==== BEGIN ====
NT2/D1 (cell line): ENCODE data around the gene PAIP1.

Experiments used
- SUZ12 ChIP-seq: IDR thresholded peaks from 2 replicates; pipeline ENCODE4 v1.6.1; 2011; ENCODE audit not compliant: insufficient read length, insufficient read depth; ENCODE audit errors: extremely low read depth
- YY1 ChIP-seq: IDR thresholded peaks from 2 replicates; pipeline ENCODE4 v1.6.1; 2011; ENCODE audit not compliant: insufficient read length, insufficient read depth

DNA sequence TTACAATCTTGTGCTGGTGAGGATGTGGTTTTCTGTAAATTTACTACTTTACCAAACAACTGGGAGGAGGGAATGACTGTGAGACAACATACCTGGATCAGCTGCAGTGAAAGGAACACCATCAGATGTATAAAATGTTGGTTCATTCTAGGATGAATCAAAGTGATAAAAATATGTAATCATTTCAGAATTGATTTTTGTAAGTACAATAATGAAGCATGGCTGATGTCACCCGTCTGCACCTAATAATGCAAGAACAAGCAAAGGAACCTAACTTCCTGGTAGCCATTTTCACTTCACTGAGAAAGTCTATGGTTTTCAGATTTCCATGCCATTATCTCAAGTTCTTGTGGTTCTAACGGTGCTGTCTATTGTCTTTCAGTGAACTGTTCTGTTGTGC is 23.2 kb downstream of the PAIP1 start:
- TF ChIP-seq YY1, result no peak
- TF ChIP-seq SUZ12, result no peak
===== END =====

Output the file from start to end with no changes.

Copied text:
NT2/D1 (cell line): ENCODE data around the gene PAIP1.

Experiments used
- SUZ12 ChIP-seq: IDR thresholded peaks from 2 replicates; pipeline ENCODE4 v1.6.1; 2011; ENCODE audit not compliant: insufficient read length, insufficient read depth; ENCODE audit errors: extremely low read depth
- YY1 ChIP-seq: IDR thresholded peaks from 2 replicates; pipeline ENCODE4 v1.6.1; 2011; ENCODE audit not compliant: insufficient read length, insufficient read depth

DNA sequence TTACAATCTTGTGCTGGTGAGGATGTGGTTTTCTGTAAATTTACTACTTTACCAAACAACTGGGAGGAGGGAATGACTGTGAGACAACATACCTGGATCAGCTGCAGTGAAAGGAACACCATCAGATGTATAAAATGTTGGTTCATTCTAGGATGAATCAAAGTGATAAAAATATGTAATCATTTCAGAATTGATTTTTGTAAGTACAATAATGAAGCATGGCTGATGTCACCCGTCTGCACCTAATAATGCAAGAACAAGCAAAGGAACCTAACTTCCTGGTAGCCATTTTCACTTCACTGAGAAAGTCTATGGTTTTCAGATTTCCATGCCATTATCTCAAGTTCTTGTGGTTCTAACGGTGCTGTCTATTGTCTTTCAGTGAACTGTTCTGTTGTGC is 23.2 kb downstream of the PAIP1 start:
- TF ChIP-seq YY1, result no peak
- TF ChIP-seq SUZ12, result no peak